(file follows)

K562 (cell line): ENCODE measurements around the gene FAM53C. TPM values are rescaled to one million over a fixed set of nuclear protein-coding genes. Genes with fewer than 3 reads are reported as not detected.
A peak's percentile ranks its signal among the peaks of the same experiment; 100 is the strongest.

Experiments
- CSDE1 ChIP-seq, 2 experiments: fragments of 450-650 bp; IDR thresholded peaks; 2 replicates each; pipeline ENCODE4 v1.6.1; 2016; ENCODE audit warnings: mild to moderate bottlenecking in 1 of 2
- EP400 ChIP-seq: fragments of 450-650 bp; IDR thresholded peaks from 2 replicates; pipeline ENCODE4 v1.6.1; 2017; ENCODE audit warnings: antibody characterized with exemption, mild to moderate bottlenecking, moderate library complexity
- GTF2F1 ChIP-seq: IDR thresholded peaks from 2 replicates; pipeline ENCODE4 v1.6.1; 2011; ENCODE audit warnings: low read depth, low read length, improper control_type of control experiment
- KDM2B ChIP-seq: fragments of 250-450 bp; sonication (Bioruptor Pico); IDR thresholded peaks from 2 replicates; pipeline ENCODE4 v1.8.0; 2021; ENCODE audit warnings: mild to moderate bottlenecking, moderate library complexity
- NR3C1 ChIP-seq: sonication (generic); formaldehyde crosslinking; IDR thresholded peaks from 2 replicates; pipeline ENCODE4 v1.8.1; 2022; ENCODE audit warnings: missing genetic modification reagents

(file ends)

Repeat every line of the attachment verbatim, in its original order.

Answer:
K562 (cell line): ENCODE measurements around the gene FAM53C. TPM values are rescaled to one million over a fixed set of nuclear protein-coding genes. Genes with fewer than 3 reads are reported as not detected.
A peak's percentile ranks its signal among the peaks of the same experiment; 100 is the strongest.

Experiments
- CSDE1 ChIP-seq, 2 experiments: fragments of 450-650 bp; IDR thresholded peaks; 2 replicates each; pipeline ENCODE4 v1.6.1; 2016; ENCODE audit warnings: mild to moderate bottlenecking in 1 of 2
- EP400 ChIP-seq: fragments of 450-650 bp; IDR thresholded peaks from 2 replicates; pipeline ENCODE4 v1.6.1; 2017; ENCODE audit warnings: antibody characterized with exemption, mild to moderate bottlenecking, moderate library complexity
- GTF2F1 ChIP-seq: IDR thresholded peaks from 2 replicates; pipeline ENCODE4 v1.6.1; 2011; ENCODE audit warnings: low read depth, low read length, improper control_type of control experiment
- KDM2B ChIP-seq: fragments of 250-450 bp; sonication (Bioruptor Pico); IDR thresholded peaks from 2 replicates; pipeline ENCODE4 v1.8.0; 2021; ENCODE audit warnings: mild to moderate bottlenecking, moderate library complexity
- NR3C1 ChIP-seq: sonication (generic); formaldehyde crosslinking; IDR thresholded peaks from 2 replicates; pipeline ENCODE4 v1.8.1; 2022; ENCODE audit warnings: missing genetic modification reagents